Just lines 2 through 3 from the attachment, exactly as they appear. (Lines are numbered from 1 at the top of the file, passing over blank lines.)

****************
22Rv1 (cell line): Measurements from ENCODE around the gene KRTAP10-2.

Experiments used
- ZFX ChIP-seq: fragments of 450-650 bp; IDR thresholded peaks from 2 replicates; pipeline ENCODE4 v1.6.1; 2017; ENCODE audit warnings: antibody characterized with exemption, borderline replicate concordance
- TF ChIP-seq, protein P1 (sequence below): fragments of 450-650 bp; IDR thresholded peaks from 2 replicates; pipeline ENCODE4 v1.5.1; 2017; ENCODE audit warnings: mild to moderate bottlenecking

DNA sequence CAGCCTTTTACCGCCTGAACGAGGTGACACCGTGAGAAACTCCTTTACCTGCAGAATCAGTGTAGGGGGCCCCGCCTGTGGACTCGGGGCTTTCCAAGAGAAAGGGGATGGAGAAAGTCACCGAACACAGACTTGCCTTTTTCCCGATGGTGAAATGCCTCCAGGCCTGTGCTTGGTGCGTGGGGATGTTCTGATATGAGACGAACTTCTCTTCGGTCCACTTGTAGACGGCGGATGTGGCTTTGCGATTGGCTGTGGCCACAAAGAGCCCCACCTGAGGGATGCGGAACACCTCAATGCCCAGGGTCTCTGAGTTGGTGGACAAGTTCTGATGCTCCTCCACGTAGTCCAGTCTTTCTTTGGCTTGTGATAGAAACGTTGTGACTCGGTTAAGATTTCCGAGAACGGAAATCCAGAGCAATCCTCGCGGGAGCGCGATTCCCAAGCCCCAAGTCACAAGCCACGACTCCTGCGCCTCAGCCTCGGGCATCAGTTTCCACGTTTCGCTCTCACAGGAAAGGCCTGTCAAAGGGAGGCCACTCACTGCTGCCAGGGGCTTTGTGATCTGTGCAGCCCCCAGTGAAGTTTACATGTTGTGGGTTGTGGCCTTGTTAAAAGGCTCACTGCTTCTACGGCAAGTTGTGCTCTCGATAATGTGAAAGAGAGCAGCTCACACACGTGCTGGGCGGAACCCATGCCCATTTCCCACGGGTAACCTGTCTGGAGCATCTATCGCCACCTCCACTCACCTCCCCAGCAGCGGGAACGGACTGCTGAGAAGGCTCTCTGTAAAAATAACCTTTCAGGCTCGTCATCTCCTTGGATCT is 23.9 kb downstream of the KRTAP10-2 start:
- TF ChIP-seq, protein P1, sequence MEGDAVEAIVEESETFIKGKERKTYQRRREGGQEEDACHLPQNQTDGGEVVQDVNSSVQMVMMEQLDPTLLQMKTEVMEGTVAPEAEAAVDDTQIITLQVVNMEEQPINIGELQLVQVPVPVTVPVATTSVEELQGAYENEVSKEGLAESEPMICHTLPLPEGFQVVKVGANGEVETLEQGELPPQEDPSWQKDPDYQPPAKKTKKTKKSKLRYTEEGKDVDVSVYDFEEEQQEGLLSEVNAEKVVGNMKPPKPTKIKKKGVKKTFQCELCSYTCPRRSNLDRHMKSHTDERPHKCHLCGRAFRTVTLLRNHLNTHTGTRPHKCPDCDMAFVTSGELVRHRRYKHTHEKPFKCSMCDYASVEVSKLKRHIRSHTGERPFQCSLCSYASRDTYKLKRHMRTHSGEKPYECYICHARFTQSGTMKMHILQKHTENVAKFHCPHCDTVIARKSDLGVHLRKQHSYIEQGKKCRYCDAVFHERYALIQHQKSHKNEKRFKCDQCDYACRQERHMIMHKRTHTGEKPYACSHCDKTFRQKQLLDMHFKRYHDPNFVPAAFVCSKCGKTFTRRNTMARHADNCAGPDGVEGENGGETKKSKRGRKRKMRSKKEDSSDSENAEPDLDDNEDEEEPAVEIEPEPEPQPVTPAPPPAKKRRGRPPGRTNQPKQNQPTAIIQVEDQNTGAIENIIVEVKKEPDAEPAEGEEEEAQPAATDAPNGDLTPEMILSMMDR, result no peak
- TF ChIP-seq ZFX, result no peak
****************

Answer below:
Experiments used
- ZFX ChIP-seq: fragments of 450-650 bp; IDR thresholded peaks from 2 replicates; pipeline ENCODE4 v1.6.1; 2017; ENCODE audit warnings: antibody characterized with exemption, borderline replicate concordance